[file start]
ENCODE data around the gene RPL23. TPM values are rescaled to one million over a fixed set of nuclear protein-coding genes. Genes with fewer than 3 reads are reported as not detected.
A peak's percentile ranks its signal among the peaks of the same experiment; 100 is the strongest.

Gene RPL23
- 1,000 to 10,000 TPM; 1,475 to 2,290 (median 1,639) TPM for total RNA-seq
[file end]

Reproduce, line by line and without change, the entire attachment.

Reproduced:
ENCODE data around the gene RPL23. TPM values are rescaled to one million over a fixed set of nuclear protein-coding genes. Genes with fewer than 3 reads are reported as not detected.
A peak's percentile ranks its signal among the peaks of the same experiment; 100 is the strongest.

Gene RPL23
- 1,000 to 10,000 TPM; 1,475 to 2,290 (median 1,639) TPM for total RNA-seq